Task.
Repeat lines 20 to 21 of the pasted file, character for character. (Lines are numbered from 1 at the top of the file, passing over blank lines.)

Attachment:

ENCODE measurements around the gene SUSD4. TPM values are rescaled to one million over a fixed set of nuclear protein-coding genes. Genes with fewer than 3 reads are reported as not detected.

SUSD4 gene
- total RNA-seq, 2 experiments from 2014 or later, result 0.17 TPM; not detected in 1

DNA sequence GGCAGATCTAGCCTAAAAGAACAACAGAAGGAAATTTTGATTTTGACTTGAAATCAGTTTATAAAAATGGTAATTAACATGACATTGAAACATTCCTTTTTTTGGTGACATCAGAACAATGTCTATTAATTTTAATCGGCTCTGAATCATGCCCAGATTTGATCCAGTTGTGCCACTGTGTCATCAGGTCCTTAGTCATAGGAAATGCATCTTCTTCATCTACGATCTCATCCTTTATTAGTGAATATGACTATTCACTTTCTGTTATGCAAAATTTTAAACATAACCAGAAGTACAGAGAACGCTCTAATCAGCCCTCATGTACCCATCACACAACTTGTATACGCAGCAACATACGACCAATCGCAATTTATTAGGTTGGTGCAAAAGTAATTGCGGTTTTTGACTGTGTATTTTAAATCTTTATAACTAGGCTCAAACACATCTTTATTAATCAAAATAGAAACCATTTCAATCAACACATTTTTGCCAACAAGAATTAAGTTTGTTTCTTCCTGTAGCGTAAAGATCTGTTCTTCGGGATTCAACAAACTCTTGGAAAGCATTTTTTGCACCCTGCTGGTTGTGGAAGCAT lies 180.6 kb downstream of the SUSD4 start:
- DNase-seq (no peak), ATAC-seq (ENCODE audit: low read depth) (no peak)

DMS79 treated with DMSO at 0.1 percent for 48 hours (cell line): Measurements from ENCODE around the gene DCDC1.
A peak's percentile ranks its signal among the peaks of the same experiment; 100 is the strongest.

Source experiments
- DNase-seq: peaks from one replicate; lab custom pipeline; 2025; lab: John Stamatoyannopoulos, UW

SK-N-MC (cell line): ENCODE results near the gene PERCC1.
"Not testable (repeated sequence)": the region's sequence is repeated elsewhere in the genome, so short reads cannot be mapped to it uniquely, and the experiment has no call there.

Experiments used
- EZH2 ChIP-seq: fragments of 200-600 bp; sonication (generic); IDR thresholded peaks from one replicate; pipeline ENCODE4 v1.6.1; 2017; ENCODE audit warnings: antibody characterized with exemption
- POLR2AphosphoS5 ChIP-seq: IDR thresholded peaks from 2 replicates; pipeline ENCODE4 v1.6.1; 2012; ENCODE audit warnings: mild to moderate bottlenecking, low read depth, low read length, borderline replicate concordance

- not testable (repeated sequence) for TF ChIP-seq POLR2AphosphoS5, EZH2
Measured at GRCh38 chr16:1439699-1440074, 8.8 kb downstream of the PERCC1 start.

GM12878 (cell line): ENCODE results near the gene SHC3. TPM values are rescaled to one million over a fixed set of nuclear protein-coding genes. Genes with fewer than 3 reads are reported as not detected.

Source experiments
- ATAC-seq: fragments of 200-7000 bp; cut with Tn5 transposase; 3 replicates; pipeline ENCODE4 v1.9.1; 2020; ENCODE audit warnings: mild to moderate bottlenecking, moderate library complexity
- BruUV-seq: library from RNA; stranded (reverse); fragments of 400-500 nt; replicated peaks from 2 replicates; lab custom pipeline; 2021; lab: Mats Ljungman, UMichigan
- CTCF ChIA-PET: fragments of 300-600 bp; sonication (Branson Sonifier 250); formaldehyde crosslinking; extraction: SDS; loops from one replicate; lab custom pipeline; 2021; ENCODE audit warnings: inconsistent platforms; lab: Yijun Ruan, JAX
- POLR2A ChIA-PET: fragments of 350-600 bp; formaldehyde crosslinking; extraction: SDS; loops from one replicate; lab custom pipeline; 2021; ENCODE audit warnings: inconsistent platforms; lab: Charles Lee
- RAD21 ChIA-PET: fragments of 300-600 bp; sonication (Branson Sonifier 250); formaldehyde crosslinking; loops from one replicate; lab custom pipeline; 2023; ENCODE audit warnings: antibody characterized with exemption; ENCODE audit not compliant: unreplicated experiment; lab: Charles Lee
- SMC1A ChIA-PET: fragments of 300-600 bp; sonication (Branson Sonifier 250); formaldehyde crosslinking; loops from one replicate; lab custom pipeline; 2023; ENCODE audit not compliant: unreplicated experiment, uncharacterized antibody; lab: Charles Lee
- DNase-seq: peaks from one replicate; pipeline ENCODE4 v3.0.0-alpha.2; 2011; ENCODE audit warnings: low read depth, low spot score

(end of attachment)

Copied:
- BruUV-seq: library from RNA; stranded (reverse); fragments of 400-500 nt; replicated peaks from 2 replicates; lab custom pipeline; 2021; lab: Mats Ljungman, UMichigan
- CTCF ChIA-PET: fragments of 300-600 bp; sonication (Branson Sonifier 250); formaldehyde crosslinking; extraction: SDS; loops from one replicate; lab custom pipeline; 2021; ENCODE audit warnings: inconsistent platforms; lab: Yijun Ruan, JAX